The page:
ountains That Take Wing: Angela Davis & Yuri Kochiyama – A Conversation on Life, Struggles & Liberation is a documentary that features conversations in 1996 and 2008 between activists Angela Davis and Yuri Kochiyama. One of the parallels that Davis and Kochiyama share is that their introduction into activism was a result of the social conditions that structured their lives. The film emphasizes the intersection of family and political history. Davis cites as great influences her mother’s involvement in the NAACP in the 1920s and support for Communism. The violence perpetrated by white citizen groups and the Ku Klux Klan, which accompanied segregation in the South, resulted in an atmosphere of social terror. Davis discusses how her earliest memories include hearing bombs and the burning of the church where she took part in an interracial discussion group. Her experiences are discussed in tandem with Kochiyama’s depiction of spending years in a Japanese internment camp and how this act of government enforcement and curtailing of civil rights led to a change of perception regarding the practice of freedom, justice, and equality in the United States. One of the documentary’s persistent themes is how intrinsically the struggle for social justice is tied to personal location and the witnessing of social disparities. Kochiyama discusses how living in Harlem led to an awareness of the ardent discrimination enacted on Black and Hispanic communities, specifically in the absence of jobs. This led to her participation in mass demonstrations. Davis was a member of the Student Non-Violence Co-Coordinating Committee, which focused on constructing a social movement in California. Within these discussions, the role of activism
contrast with being governed by the administration. Both examples display how education can serve projects that emphasize social liberation through both the acts of protest and the promotion of knowledge. The documentary focuses on the role of trans-racial and transnational social organizing. Kochiyama tells of organizing a meeting between civil rights icon Malcolm X with survivors of the Hiroshima and Nagasaki atomic bomb attacks. The meeting took place in Kochiyama’s apartment in New York. Kochiyama describes her continual dialogue with the leading activist, which took place largely in the form of postcards that he sent from nine countries. Davis and Kochiyama consider how depictions of Malcolm X’s legacy often limit the international significance he had,
solidarity movements, as well as his struggle against colonialism in its myriad forms. The women note how Malcolm X envisioned the struggle of Vietnam as being part of a struggle for Black Nationalism and Pan-Africanism within an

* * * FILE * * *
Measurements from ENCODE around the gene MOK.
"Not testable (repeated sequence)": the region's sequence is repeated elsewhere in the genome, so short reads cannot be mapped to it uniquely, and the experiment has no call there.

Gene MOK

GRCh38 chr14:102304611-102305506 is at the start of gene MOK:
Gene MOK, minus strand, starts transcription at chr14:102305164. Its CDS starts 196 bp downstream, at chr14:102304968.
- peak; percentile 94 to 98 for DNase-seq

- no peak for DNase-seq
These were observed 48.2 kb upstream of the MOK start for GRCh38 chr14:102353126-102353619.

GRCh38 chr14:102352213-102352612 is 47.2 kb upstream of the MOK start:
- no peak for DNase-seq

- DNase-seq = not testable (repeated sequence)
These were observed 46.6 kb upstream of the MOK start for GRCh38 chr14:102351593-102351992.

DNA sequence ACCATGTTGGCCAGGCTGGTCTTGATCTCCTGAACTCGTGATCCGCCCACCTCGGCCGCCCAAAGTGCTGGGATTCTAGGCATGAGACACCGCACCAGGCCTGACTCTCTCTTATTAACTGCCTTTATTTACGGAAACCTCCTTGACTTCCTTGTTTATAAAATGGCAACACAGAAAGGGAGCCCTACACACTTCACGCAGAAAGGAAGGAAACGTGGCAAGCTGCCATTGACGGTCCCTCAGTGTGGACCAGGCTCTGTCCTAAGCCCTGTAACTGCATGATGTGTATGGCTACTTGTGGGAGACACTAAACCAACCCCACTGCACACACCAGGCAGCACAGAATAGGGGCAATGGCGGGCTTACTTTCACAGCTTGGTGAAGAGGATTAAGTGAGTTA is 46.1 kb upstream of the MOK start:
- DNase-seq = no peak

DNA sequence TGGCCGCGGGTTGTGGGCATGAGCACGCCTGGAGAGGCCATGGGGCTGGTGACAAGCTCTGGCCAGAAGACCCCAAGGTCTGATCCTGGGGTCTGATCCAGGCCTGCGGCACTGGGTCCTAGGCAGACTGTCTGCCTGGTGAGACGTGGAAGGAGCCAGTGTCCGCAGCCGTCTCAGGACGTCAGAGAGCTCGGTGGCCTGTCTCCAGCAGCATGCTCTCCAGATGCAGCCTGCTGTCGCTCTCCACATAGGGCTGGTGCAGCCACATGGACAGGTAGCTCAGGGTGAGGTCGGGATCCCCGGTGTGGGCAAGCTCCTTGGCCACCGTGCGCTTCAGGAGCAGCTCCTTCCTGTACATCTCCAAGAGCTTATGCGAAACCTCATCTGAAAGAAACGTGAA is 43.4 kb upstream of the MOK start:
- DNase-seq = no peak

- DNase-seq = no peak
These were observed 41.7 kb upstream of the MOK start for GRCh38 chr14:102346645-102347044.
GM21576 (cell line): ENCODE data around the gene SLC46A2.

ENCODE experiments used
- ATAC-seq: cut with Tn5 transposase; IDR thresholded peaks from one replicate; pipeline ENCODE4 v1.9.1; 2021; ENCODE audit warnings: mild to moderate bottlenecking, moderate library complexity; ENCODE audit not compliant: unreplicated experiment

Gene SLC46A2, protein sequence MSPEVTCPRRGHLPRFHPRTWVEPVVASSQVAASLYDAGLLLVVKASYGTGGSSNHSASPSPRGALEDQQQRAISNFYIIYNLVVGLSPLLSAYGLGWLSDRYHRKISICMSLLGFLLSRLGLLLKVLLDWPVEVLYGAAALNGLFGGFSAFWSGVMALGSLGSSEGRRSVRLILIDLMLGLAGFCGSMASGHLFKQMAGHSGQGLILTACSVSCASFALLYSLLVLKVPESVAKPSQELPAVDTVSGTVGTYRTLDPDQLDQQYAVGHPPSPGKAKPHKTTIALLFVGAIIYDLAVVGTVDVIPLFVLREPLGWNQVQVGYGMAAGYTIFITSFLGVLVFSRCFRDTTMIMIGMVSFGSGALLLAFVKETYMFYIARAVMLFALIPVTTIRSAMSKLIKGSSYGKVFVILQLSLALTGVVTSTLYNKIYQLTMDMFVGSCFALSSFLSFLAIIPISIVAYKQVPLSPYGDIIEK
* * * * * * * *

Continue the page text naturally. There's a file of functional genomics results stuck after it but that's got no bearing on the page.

Internationalist activist movement. By emphasizing the cross-racial ties that Malcolm X inspired and built, the film works to recuperate the lack of visual representation surrounding these issues. It also celebrates and strengthens feminist perspectives of his legacy by portraying ties between his work
movements. Both Kochiyama and Davis express the importance of regarding the historical role that women of color had in constructing cross-racial, feminist networks. The intersection of different struggles is the film’s most vital refrain, evident in the exploration
Angela Davis & Yuri Kochiyama from Mountains That Take Wing film poster
specifically his collaboration with Asian movements. One of the most revelatory examples of this is the omission of Kochiyama’s presence during Malcolm X’s assassination in the film about his life by Spike Lee. Davis notes that the film would have been different had it included the photograph of Kochiyama sitting next to Malcolm X’s body
after he was shot. Kochiyama also notes the absence of the chapters on his visits to the newly independent states in Africa from his autobiography written with and completed after his death by Alex Haley. Specific characterizations of Malcolm X have obfuscated his work to build transnational
historicizing the work of Davis and Kochiyama as being an integral part of diverse oppositional struggles throughout social history. It thus gives the audience a sense of collective history, which both enlivens and radicalizes official
“It is striking that for both Davis and Kochiyama, education structures were influenced by social opposition that was dictated by the students in contrast with being governed by the administration ... education can serve projects that emphasize social liberation through both the acts of protest and the promotion of knowledge. ”
and the work of activist women. The role of women within social movements is the documentary’s most dynamic theme. The film explores how the participation of women central to the civil rights movement is often obscured and subjugated. According to Davis, “many people did not want to